Ladies and gentlemen, today’s book-hangover: Annihilation(Southern Reach #1) by Jeff VanderMeer.
I must tell you right off the bat… this is the kind of book you constantly rub your chin through while wanting to call your book-worm friends and ask them what the hell is this and what the hell is that and what does all of this means; only to realize you have no friends who have read or are currently experiencing the Southern Reach adventure. So you are trapped alone in a book that seems short, but actually makes you ask yourself more questions than the anatomy books. Well done Jeff, well done. *slow clap*
This was my second read (I swear I’m not stupid, I just have a short memory); the first time I’ve read it, around 2 years ago, I remember being left with a peculiar feeling after finishing it – you know what it’s like when you put some cinnamon in your coffee and suddenly all that’s left after finishing the drink is the pungent, unique taste of cinnamon? There’s nothing like it really, nothing you can compare it with. That was pretty much the case with this book for me. I didn’t really know what hit me, but I loved it. Though I always felt during the first read that this is the kind a book that really need to be re-read in order to better understand the context and some details that might have been over-looked.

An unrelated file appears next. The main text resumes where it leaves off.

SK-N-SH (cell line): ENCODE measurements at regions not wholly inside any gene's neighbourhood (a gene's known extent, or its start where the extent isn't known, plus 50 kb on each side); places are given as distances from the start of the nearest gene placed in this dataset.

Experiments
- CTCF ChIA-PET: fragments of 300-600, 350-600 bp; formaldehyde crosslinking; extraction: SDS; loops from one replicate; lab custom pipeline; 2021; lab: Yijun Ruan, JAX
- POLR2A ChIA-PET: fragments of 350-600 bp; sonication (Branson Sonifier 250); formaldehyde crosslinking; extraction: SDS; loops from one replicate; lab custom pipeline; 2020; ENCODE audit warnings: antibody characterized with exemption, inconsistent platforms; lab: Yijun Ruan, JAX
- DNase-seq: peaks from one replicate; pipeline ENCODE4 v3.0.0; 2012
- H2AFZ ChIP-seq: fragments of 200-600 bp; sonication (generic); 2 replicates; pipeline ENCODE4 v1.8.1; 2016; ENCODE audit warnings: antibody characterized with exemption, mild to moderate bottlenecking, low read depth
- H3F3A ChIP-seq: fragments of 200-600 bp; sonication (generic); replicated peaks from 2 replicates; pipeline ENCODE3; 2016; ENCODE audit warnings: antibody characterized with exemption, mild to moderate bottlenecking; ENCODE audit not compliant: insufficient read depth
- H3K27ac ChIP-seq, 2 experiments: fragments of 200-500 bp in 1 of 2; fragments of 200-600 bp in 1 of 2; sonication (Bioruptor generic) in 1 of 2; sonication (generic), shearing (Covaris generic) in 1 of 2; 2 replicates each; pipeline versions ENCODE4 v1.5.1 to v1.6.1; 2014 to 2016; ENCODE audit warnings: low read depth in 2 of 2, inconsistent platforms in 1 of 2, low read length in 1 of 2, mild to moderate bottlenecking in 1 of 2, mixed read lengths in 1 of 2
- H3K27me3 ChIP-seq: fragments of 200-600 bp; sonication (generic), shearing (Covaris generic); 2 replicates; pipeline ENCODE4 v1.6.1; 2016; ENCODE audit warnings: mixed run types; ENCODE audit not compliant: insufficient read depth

We have a crew formed by a biologist, an anthropologist and a psychologist (who is also the leader of the expedition), all women, going on an expedition in a place called Area X. We don’t know their names and they will simply be known as what their job is, a very interesting choice which you might think dehumanizes the character but actually, I think, does the exact opposite.
There were prior expeditions into Area X but we find out through the book that they failed, mostly for unknown reasons. Some members never returned, some returned suffering from a bizarre amnesia, some reappeared and all mysteriously died of cancer some months later. All of the expeditions were organized by the Southern Reach (also the name of the trilogy), an organization with an unknown purpose. For now.
The expedition we follow is dubbed the 12th expedition and after months of preparations and of training several survival skills they enter Area X and follow a map made by the previous expeditions. After arriving at base camp and beginning to explore, they discover a “tower” that is not on the map; it’s actually kind of… an inverted tower, as it spirals downward (technically you would call it a tunnel I guess). We also have a mysterious writing on the walls of the tower, which makes the crew suspicious of another and thus marking the beginning of a very tense atmosphere.
Another point of interest, this time one that they can find on the map, is the lighthouse – once a beacon that guided sailors to the shore, now a secluded place in the middle of an outlandish wilderness – and an aquatic environment.